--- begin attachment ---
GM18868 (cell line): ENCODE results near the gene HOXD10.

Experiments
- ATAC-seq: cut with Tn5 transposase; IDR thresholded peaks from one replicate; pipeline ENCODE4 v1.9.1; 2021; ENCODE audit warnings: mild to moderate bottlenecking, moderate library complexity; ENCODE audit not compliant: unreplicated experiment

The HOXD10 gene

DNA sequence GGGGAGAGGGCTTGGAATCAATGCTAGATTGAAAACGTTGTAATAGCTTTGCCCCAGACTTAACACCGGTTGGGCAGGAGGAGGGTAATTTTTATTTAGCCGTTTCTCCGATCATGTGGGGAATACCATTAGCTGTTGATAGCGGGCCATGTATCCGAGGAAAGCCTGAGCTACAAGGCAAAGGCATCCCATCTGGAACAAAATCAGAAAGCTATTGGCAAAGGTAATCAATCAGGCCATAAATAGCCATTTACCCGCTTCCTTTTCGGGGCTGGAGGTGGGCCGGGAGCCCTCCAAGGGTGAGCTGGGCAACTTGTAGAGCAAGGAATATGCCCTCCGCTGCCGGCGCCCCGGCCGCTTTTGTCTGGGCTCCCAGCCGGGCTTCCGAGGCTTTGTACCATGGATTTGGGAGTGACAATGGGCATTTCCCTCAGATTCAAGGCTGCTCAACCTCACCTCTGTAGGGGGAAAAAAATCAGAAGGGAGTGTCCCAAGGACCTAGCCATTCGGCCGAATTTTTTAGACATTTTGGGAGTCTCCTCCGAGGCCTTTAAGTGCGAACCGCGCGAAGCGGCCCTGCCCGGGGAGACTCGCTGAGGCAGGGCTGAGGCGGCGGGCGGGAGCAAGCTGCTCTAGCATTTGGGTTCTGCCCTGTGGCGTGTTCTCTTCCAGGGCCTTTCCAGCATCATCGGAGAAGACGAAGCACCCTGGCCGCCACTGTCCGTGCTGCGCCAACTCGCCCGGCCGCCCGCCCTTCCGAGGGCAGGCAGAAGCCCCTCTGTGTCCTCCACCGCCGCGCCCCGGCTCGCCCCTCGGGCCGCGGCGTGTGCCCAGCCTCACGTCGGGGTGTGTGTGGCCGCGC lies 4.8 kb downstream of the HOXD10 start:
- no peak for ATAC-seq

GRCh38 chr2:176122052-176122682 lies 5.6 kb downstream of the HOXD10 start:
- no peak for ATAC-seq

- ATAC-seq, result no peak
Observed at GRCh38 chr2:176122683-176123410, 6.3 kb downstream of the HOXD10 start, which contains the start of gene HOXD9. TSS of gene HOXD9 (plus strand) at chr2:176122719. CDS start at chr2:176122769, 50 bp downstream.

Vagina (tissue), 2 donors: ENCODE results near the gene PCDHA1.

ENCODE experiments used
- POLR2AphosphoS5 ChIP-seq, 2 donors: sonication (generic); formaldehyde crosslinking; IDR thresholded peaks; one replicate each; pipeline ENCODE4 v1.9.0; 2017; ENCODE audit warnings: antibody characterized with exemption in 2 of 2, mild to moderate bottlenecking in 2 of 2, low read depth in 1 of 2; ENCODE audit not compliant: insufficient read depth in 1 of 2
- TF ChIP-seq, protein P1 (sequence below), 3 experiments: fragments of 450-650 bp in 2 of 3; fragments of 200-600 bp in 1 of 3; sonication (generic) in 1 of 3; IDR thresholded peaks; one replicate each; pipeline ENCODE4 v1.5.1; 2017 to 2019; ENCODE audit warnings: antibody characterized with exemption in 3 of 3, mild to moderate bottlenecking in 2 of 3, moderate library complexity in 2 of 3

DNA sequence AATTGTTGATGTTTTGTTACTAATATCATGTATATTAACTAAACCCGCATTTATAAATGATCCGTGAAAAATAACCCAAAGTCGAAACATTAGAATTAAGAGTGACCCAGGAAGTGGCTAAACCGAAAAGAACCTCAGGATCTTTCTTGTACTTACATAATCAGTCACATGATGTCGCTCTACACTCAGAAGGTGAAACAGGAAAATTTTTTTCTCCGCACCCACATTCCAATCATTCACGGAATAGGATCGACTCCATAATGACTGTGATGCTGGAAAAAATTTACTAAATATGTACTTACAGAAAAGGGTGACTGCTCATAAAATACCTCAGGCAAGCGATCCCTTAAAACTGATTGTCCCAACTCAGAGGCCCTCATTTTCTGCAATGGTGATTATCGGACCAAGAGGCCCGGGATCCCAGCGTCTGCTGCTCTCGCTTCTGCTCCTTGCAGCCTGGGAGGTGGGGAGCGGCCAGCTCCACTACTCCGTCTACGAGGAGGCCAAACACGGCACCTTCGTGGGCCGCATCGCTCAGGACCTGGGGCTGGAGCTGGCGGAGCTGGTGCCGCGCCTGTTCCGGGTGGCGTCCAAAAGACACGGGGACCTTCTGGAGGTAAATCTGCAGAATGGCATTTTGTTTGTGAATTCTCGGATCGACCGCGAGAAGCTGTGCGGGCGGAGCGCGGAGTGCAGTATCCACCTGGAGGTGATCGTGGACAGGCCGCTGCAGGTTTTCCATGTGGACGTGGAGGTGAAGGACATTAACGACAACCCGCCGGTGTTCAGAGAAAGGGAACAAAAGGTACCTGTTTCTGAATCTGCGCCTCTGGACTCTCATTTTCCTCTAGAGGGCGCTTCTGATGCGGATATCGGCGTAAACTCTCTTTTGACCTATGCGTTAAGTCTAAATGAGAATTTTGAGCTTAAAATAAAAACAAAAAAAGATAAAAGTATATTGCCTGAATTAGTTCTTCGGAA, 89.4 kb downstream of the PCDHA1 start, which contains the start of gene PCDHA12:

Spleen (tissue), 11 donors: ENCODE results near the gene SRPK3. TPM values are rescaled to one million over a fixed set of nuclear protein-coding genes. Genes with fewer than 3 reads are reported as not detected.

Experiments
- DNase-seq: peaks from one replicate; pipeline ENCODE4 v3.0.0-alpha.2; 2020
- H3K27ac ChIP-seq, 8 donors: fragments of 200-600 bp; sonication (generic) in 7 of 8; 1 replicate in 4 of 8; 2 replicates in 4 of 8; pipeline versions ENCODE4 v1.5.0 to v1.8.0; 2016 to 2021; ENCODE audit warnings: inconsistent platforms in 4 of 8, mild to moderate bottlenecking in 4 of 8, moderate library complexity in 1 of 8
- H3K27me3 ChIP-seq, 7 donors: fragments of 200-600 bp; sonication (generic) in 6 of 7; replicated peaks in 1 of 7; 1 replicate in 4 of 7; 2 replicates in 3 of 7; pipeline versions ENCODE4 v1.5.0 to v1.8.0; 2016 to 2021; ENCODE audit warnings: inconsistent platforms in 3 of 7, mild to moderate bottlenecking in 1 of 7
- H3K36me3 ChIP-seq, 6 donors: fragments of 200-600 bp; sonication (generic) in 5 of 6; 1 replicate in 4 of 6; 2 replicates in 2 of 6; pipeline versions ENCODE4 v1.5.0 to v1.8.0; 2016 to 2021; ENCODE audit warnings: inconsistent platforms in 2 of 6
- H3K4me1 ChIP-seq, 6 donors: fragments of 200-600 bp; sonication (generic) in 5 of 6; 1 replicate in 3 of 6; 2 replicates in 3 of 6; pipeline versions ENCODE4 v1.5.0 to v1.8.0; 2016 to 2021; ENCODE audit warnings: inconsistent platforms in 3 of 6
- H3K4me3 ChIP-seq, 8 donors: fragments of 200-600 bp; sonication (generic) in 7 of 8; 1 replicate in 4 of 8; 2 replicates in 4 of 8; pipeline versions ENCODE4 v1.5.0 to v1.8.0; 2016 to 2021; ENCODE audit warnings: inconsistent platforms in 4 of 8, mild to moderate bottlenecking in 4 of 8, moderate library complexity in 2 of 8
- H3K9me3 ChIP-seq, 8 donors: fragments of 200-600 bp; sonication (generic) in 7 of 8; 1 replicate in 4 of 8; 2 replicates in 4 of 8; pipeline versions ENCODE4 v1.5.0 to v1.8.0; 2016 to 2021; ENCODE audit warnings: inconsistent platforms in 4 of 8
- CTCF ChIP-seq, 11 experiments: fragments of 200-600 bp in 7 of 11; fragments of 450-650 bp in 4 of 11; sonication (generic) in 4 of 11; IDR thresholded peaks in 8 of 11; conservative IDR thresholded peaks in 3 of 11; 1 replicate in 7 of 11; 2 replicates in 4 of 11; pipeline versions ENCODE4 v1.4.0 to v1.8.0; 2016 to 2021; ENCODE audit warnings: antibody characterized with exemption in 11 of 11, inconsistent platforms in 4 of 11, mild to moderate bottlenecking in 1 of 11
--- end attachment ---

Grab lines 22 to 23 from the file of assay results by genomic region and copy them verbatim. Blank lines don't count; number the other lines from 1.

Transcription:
- H3K4me1 ChIP-seq, 6 donors: fragments of 200-600 bp; sonication (generic) in 5 of 6; 1 replicate in 3 of 6; 2 replicates in 3 of 6; pipeline versions ENCODE4 v1.5.0 to v1.8.0; 2016 to 2021; ENCODE audit warnings: inconsistent platforms in 3 of 6
- H3K4me3 ChIP-seq, 8 donors: fragments of 200-600 bp; sonication (generic) in 7 of 8; 1 replicate in 4 of 8; 2 replicates in 4 of 8; pipeline versions ENCODE4 v1.5.0 to v1.8.0; 2016 to 2021; ENCODE audit warnings: inconsistent platforms in 4 of 8, mild to moderate bottlenecking in 4 of 8, moderate library complexity in 2 of 8